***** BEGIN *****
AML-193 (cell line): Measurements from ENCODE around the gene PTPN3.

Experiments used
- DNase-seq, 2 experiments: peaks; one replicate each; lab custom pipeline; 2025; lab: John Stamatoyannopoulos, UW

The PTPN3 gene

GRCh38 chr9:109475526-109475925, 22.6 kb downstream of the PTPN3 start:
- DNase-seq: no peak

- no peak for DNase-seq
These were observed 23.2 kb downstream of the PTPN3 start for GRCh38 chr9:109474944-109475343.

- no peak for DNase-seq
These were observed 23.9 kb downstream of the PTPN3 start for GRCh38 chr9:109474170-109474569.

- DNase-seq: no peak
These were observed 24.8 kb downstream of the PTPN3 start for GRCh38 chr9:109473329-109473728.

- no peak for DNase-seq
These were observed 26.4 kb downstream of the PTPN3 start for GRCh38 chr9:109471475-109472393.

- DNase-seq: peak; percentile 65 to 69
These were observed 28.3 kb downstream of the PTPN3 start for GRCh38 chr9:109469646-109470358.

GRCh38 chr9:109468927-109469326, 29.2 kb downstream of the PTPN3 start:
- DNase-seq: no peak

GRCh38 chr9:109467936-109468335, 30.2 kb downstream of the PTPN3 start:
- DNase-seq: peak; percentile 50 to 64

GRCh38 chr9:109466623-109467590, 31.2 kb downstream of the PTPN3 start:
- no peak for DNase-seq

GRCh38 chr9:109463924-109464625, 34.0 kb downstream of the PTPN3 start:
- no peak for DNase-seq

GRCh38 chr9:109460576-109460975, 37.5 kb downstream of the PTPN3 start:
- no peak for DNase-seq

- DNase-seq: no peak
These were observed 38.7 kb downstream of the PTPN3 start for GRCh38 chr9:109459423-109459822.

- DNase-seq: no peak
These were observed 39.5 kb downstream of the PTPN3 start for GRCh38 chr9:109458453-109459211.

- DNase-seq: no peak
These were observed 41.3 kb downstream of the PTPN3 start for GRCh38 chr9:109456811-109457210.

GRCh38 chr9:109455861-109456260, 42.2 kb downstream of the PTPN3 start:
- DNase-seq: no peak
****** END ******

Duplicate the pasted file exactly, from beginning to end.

AML-193 (cell line): Measurements from ENCODE around the gene PTPN3.

Experiments used
- DNase-seq, 2 experiments: peaks; one replicate each; lab custom pipeline; 2025; lab: John Stamatoyannopoulos, UW

The PTPN3 gene

GRCh38 chr9:109475526-109475925, 22.6 kb downstream of the PTPN3 start:
- DNase-seq: no peak

- no peak for DNase-seq
These were observed 23.2 kb downstream of the PTPN3 start for GRCh38 chr9:109474944-109475343.

- no peak for DNase-seq
These were observed 23.9 kb downstream of the PTPN3 start for GRCh38 chr9:109474170-109474569.

- DNase-seq: no peak
These were observed 24.8 kb downstream of the PTPN3 start for GRCh38 chr9:109473329-109473728.

- no peak for DNase-seq
These were observed 26.4 kb downstream of the PTPN3 start for GRCh38 chr9:109471475-109472393.

- DNase-seq: peak; percentile 65 to 69
These were observed 28.3 kb downstream of the PTPN3 start for GRCh38 chr9:109469646-109470358.

GRCh38 chr9:109468927-109469326, 29.2 kb downstream of the PTPN3 start:
- DNase-seq: no peak

GRCh38 chr9:109467936-109468335, 30.2 kb downstream of the PTPN3 start:
- DNase-seq: peak; percentile 50 to 64

GRCh38 chr9:109466623-109467590, 31.2 kb downstream of the PTPN3 start:
- no peak for DNase-seq

GRCh38 chr9:109463924-109464625, 34.0 kb downstream of the PTPN3 start:
- no peak for DNase-seq

GRCh38 chr9:109460576-109460975, 37.5 kb downstream of the PTPN3 start:
- no peak for DNase-seq

- DNase-seq: no peak
These were observed 38.7 kb downstream of the PTPN3 start for GRCh38 chr9:109459423-109459822.

- DNase-seq: no peak
These were observed 39.5 kb downstream of the PTPN3 start for GRCh38 chr9:109458453-109459211.

- DNase-seq: no peak
These were observed 41.3 kb downstream of the PTPN3 start for GRCh38 chr9:109456811-109457210.

GRCh38 chr9:109455861-109456260, 42.2 kb downstream of the PTPN3 start:
- DNase-seq: no peak